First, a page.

"Fiction writers, at least in their braver moments, do desire the truth; to know it, speak it, serve it. But they go about it in a peculiar and devious way, which consists in inventing persons, places and events which never did and never will exist or occur, and telling about these fictions in detail and at length and with a great deal of emotion, and then when they are done writing down these pack of lies, they say, There! That's the truth!
"They may use all kinds of facts to support their tissues of lies. They may describe the Marshalsea Prison, which was a real place, or the battle of Borodino, which was really fought, or the process of cloning, which really takes place in laboratories, or the deterioration of personality, which is described in real textbooks of psychology; and so on. This weight of verifiable place-event-phenomenon-behavior makes readers forget they are reading pure invention, a history that never took place anywhere but in that unlocalized region, the author's mind. In fact, while we read a novel, we are insane -- bonkers. We believe in the existence of people who aren't there, we hear their voices, we watch the battle of Borodino with them, we may even become Napoleon. Sanity returns (in most cases) when the book is closed.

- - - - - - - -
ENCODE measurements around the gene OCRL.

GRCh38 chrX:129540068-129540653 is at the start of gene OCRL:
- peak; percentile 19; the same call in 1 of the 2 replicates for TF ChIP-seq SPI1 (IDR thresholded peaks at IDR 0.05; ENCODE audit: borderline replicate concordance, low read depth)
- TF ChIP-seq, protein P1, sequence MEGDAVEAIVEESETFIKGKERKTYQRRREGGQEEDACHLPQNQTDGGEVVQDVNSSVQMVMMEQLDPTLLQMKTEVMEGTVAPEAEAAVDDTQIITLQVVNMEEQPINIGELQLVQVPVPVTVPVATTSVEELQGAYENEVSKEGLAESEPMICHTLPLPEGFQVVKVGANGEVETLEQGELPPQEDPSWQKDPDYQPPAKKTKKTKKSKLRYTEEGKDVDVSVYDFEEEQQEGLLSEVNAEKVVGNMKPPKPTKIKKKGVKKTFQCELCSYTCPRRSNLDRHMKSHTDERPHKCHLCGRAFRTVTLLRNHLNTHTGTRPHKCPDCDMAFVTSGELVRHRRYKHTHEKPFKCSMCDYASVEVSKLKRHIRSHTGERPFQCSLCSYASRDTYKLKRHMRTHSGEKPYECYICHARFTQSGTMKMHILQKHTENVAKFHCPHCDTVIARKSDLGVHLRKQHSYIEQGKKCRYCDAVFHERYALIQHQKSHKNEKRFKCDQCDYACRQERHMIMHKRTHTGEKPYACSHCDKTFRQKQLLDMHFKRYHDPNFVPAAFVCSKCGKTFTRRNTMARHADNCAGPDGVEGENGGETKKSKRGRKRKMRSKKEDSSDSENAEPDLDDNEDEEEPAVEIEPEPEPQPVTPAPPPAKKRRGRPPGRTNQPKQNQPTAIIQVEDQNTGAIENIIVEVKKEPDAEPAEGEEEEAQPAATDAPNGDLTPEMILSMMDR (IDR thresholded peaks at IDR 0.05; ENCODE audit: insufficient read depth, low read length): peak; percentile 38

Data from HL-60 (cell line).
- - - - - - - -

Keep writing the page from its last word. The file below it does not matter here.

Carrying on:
"Is it any wonder that no truly respectable society has ever trusted its artists?"
- Ursula K. Le Guin (The Language of the Night)
"Fiction is Truth's eldest sister. Obviously! No one in the world knew what truth was till someone had told a story." - Rudyard Kipling (A Book of Words)
let me be brave. And let me, while I craft my tales, be wise.
Let me say true things in a voice that's true,
and, with the truth in mind, let me write lies.
The three paintings above are by the Scottish artist Frances MacDonald MacNair (1873-1921). More information on Frances can be found on this 2007 post on the JoMA blog. The photograph is by Charles Edward Raeburn, published in The Magazine in 1894. The title of this post comes from the poem "Tell All the Truth" by Emily Dickinson (1830-1886).